Flint lighters not sparking:
Always check to see if you have a flint in the lighter. If you don't, then put a new flint in and your lighter will probably work. If you do have a flint and your lighter is still not sparking, then try turning the flint around to the side that has not been used.
Also, look at the flint wheel (this is the little steel wheel with tiny raised spots that rub against the flint to cause a spark). Is it "gummed" up? If so, take a brush, like a toothbrush (one that you won't use again of course) and brush the flint wheel to get all the flint residue cleaned off.
Another possible reason for a flint lighter to stop working is that the flint may not be connecting with the flint wheel. If this is the case, simply take the flint out and stretch the flint spring a little bit.Caution: do not over stretch the spring.
Vintage Butane Lighters
90% of old Vintage Butane Lighters will need NEW seals . You can look online for a place to send for repair or try to replace the seals yourself. The seals get old and brittle over time !!! Be aware of this when purchasing Vintage Butane Lighters Online- More than likely it will not work unless it has been serviced- Look for photos and Stated working Lighter in the description listing . Most sellers who have working lighters actually show a picture of it working. Dont assume it will work unless stated by a reputable seller with positive feedback.
VINTAGE FLINT LIGHTER
The most common reason for a Vintage Flint lighter to not work is the old vintage flint gets fused into the flint tube. This can cause damage to the lighter and render it a NON working lighter if the flint tube gets split or damaged from the pressure of the expanding flint over time (worst case scenario). Most of the time 90% it has not done damage and can be readily removed if you know what you are doing. To remove the fused flint it takes knowledge of taking apart the lighter. Most lighters have a curved flint tube so removal of the fused flint will require to take the lighter apart. I always try to access the problem flint from the top of the lighter as that is where it gets fused in. You sometimes have to actually use a dremel and a tiny drill bit on the really bad ones. Most of the time you can just take a small long thin screwdriver or a rod (PAPER clip) that will fit and pick the old flint out (will turn to powder). Sometimes you have to push hard to get it to break up... I then use compressed canned air to blow out the flint tube to clear the remaining powder and flint. Make sure to Take the flint screw and spring and test that it goes all the way in from the bottom before you put the lighter back together ... I offer a service on Ebay to remove the fused and stuck flints as I have alot of experience and have made special tools to remove and not hurt the lighter in any way... Please see my listings for the service !!!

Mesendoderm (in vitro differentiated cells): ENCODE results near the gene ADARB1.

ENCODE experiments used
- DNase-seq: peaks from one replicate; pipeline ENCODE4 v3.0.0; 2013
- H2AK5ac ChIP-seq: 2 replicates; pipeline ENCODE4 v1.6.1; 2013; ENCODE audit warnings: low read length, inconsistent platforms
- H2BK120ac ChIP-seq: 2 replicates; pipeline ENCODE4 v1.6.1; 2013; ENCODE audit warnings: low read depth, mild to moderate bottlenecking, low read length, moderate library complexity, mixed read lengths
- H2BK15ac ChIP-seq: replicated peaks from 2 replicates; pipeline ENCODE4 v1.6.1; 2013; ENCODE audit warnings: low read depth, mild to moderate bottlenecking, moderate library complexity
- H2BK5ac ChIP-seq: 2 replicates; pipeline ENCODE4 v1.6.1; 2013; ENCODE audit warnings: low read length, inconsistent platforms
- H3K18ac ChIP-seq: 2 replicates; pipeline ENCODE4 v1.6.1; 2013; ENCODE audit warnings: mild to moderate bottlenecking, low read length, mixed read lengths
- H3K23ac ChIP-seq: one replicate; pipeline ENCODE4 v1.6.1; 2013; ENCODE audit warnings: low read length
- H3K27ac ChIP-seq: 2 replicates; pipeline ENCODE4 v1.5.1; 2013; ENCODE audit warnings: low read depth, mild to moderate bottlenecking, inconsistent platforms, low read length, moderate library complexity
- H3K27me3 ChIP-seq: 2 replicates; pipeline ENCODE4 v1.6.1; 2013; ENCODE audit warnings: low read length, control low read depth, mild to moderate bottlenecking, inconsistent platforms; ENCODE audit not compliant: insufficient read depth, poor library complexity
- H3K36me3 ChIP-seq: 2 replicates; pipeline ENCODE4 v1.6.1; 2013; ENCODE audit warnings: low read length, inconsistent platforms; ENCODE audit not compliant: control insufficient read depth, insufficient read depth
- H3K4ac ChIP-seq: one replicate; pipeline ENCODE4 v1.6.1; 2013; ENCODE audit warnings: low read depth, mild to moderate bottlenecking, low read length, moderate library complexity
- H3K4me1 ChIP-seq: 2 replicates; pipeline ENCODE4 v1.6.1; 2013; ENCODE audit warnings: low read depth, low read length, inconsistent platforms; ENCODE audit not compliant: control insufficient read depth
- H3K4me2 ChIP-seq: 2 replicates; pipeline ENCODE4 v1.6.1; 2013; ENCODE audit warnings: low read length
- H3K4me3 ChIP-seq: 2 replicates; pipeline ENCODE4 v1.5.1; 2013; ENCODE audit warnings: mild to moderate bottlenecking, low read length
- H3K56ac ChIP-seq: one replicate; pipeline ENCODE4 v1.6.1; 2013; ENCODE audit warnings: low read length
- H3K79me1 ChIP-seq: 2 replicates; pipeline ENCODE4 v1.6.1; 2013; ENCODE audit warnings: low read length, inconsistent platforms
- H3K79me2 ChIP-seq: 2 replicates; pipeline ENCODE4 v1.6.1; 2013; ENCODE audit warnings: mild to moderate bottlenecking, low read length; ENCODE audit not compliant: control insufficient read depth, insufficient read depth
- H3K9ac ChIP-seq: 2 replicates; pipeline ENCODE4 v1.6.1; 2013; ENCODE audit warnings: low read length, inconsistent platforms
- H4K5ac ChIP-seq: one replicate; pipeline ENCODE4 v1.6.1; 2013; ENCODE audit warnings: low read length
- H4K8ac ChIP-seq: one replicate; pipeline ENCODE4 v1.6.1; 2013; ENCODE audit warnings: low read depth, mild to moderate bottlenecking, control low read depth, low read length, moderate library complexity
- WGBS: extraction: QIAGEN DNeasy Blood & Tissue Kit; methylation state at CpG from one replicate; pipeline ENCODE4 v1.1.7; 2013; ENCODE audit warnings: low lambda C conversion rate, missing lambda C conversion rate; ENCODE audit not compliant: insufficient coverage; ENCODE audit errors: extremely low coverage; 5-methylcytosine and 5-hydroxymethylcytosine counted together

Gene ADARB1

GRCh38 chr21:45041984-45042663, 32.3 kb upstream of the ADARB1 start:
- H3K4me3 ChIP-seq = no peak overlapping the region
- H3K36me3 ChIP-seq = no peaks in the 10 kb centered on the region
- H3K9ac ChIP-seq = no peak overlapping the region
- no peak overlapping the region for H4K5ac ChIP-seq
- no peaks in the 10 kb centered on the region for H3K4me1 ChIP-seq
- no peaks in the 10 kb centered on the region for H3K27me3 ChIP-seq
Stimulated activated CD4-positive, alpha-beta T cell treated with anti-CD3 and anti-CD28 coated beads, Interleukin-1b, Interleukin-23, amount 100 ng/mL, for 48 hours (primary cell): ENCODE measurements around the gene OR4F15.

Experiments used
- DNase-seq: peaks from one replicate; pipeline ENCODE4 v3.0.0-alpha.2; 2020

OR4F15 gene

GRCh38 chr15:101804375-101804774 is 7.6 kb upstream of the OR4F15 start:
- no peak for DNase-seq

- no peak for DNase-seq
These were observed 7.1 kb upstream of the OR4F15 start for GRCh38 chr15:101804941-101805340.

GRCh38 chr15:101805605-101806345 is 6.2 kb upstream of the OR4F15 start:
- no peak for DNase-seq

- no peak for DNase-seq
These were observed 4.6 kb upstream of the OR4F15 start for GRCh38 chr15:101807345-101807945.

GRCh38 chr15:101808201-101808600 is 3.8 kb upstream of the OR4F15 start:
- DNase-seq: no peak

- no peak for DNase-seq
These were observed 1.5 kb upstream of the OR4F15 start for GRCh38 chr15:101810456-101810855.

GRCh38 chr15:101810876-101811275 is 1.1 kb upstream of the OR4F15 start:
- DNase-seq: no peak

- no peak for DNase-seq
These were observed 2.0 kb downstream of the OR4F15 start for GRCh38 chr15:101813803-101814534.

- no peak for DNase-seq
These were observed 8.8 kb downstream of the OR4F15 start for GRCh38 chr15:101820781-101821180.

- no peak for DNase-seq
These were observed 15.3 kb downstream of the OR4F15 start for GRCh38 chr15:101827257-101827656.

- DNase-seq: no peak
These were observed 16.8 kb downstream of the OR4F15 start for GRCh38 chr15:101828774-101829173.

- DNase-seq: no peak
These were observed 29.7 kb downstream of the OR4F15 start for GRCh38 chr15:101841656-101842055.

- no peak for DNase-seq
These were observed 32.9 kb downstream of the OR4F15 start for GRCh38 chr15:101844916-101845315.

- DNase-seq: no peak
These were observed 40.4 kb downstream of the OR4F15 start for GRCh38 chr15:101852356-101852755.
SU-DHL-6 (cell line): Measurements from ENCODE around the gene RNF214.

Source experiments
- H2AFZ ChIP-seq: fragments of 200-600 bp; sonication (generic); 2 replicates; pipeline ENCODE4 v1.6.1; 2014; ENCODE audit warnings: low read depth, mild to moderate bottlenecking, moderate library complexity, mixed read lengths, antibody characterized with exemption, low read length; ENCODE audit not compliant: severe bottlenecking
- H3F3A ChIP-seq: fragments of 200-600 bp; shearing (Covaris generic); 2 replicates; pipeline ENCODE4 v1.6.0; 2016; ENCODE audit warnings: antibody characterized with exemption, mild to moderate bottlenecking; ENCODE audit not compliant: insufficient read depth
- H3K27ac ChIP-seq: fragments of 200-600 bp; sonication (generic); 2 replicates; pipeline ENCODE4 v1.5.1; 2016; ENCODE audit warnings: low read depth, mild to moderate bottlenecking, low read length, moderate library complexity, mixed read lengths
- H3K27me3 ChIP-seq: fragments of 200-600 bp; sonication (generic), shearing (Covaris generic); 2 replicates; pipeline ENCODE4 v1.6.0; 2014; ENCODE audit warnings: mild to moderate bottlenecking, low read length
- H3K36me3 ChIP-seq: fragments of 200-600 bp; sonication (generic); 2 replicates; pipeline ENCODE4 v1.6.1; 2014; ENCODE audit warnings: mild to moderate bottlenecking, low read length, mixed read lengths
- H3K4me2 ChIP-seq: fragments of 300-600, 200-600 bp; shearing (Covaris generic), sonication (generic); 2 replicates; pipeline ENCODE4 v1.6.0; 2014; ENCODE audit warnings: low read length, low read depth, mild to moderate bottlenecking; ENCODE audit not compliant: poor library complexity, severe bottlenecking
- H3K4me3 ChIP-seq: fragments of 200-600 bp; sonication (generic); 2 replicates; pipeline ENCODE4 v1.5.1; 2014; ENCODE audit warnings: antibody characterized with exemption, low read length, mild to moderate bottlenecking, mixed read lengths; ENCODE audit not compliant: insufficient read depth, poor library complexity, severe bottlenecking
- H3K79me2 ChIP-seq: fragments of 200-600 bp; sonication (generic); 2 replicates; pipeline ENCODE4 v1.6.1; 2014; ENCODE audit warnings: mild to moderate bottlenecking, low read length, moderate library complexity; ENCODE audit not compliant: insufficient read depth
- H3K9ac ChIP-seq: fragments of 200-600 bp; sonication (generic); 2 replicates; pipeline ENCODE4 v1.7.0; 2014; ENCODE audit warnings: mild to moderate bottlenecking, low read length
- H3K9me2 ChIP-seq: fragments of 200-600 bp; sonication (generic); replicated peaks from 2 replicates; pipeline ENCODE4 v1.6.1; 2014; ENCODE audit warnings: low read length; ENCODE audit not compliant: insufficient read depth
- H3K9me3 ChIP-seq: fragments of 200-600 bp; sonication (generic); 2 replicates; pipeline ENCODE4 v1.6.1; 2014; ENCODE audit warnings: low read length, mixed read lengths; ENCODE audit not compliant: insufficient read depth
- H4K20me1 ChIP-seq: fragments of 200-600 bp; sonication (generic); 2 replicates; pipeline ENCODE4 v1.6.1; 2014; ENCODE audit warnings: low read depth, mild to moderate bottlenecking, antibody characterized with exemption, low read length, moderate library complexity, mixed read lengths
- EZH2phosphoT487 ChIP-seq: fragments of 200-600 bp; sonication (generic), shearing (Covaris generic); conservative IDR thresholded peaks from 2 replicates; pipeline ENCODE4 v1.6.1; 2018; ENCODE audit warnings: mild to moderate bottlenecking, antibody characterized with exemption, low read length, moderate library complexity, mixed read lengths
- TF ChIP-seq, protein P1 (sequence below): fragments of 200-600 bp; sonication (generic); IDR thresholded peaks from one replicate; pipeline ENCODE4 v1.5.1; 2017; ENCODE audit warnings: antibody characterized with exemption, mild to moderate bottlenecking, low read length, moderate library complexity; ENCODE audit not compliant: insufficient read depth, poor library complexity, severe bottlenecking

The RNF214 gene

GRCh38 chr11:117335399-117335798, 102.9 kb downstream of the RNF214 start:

Always use a quality flint in your lighter. I prefer Ronson or Zippo Flints as they always work great.
If all else fails then hey, you can always buy a new lighter !!!!
Cleaning your lighter:
From time to time your lighter needs to be cleaned. Take a cotton swab or a pipe cleaner and wipe it around the area where the flame comes out. Be careful to do this when the lighter doesn't have a flame, after all, you could catch the cotton swab or pipe cleaner on fire. You can also use some Nevr-dull wadding polish to polish up the metal as it is non abrasive and will remove dirt and grime from the outside. I dont recommend cleaning the outside of most vintage lighters as it will remove the wonderful patina that has been created over time and collectors like the antique original look that it may have from being old.
After cleaning this area, gently blow out any dirt, dust, or tobacco particles .I use canned compressed air. Again, please be careful and don't do this when the lighter has a flame.
Buying a new lighter:
When you are shopping for a lighter, I always suggest that you buy a flint type lighter because they tend to work more often than not and they simply last forever.
Please see my Auctions for Vintage Lighters. All my lighters have been tested and are working unless noted in the listing description .
Please feel free to leave comments or contact me if you have any questions . If this has been helpful to you, please vote on it !!!
Sparks of Time Vintage Lighters and Collectibles